Good lord. It might not be the best stationery and pen store in Tokyo, but the Ginza flagship Itoya has to be the slickest and most impressive. 9 floors in the main building plus a cafe and a three story annex in back, dedicated to pens.
Such a pleasure to wander its floors even if you do not buy anything.
People use the word magical too much, especially in reference to Tokyo.
But I now get it because I did have several moments when wandering and looking and searching in solitude that I felt myself transported from this world into another place of waking dreams, a state of mind where anything felt possible, where the air felt pregnant, moments where anything could happen, intersections where I could choose a direction and never return to the life I’ve lived and known.
It was like walking through the gauzy cloth of a Murakami story, a Miyazaki film, a ukiyo-e woodblock print made manifest and real.
This one night I paused by this subway station and its few passengers and watched the trains come and go, the still water reflections confusing my senses, the music of the city lulling me into a trance. Time was not moving. Or it was racing ahead. It did not matter. There would be another train soon.
In Tokyo, you can find all sorts of wild and deep holes to dive deeply into, places where specific flavors are nurtured and taken to their fullest.
One such place is Nelken (German for carnation) in Koenji. A simple small cafe full of warmth, oil paintings and an astounding sound system. Dark wood, crushed red velvet chairs and a brandy coffee. Sit back and close your eyes and the wall of sound embraces you, selections from the vinyl collection and the occasional CD are all classical. The day I visited it was Brahms, a violin concerto played in it’s entirety. An older gentlemen customer in front of me sat with his head bowed, eyes closed, posture relaxed and slack.
He only opened his eyes when the last movement concluded.
A subway ride west from downtown Tokyo, Nelken is a place to sit and drink and enjoy a private concert with the masters.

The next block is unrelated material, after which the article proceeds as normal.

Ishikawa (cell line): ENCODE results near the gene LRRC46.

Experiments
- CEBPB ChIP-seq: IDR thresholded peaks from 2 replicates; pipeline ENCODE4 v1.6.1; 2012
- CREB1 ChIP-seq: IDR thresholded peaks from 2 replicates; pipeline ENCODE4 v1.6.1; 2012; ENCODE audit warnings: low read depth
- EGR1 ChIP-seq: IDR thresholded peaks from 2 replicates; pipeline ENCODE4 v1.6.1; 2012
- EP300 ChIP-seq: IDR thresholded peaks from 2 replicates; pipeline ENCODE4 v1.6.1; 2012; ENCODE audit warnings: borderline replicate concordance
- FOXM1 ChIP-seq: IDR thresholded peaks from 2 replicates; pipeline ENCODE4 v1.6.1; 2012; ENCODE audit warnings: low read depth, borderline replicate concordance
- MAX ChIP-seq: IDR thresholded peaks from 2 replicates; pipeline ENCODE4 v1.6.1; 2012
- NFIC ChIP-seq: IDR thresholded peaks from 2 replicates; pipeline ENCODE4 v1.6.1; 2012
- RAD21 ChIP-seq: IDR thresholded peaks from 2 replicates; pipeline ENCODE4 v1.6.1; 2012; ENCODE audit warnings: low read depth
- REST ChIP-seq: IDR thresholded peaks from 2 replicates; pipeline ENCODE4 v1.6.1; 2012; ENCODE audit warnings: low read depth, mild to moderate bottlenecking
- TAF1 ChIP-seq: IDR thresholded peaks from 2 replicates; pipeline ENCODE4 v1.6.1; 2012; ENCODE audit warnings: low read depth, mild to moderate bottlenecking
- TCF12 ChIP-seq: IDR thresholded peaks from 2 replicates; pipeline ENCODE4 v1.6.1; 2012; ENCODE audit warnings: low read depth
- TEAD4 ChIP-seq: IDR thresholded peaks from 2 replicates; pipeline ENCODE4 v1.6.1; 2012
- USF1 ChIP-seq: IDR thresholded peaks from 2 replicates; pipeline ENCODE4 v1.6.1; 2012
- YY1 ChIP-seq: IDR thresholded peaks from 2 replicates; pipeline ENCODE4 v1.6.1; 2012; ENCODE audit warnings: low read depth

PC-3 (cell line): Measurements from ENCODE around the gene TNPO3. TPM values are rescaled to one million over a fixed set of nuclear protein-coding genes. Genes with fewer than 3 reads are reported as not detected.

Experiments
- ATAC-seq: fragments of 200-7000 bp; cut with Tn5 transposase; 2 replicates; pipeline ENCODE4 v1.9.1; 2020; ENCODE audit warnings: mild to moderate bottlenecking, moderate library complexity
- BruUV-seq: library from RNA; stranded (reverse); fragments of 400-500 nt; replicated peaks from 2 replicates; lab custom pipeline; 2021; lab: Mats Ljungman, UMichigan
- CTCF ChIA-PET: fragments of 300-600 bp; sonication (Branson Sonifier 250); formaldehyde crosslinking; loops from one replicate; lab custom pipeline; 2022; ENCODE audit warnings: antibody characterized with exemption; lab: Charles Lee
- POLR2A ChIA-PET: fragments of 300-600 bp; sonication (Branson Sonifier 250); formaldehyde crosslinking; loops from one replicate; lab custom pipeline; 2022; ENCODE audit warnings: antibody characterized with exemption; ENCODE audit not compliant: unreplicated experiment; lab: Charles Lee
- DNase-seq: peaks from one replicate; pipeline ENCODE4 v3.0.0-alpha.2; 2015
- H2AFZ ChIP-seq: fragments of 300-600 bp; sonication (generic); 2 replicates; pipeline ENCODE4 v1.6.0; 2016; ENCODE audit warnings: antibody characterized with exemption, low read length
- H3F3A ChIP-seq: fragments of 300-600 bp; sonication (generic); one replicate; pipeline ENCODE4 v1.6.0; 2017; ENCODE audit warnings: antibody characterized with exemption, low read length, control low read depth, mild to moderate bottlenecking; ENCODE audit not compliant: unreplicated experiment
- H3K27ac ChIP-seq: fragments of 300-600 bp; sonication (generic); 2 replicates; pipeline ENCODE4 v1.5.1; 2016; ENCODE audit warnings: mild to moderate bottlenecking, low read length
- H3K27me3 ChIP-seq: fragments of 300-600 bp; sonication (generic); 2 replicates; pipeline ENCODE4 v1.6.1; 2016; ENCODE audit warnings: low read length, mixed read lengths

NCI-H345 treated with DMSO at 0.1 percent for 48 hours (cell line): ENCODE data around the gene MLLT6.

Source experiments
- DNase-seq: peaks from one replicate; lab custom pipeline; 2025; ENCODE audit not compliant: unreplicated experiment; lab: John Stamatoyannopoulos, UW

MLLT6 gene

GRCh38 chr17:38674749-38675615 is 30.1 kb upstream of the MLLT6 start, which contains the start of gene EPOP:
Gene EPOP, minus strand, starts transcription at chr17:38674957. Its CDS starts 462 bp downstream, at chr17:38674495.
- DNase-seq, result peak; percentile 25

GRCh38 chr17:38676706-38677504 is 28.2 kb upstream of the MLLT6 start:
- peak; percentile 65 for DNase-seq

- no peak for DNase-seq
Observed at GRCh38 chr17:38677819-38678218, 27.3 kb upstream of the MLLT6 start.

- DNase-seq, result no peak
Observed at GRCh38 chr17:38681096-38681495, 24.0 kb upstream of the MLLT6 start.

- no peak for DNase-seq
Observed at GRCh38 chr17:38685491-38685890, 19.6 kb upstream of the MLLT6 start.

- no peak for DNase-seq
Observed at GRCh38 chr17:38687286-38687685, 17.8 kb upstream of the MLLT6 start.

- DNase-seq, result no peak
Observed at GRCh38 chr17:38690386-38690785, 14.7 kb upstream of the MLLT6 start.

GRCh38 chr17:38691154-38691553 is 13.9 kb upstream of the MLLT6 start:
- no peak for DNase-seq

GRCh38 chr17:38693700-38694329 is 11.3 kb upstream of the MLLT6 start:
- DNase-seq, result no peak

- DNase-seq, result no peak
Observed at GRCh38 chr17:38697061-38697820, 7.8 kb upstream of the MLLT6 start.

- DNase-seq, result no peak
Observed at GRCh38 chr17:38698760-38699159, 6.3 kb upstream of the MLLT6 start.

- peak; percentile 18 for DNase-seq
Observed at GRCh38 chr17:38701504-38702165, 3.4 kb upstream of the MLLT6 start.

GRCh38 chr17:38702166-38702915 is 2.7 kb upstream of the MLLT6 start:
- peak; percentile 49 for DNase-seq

I don’t know why, but I cannot stop shooting crosswalks. I think it is just the collision of humanity and the geometric and graphical nature of the crosswalk. People are also a bit captive and can’t escape my lens. My shots are not always successful and I do catch myself repeating myself, taking similar shots in crosswalks around the world.
But I do like this one.
Tokyo is a city that richly rewards those who wander.
I did not step inside but was content to watch the customers leave from one of the holes of this store / amusement park.
To find out more, read the TimeOut Japan blog about this destination.
I have a simple rule when I am traveling or doing my wandering thing: when I see a line of locals waiting for a restaurant, I must abandon my plans and also get in line. Even if I have just eaten, it does not matter, because this has nothing to do with hunger. Traveling is about experience and if you can, experiencing a place like a local as much as you can. I know that the chance that I will ever return to a place I have visited is very low, so these are always once a lifetime opportunities.
My cousin who lives in Tokyo took me to this soba place in Chiyoda and the day was sunny and hot and the line was long, wrapping around the corner. She apologized profusely and suggested that we go someplace else. I told her I was fine with waiting because the long line of locals was very enticing. We waited about 45 minutes to get a table.
My God, that is some soba. One of the best meals I had in Japan and there were many exceptional meals.
To read more about this restaurant, read this article from The Japan Times.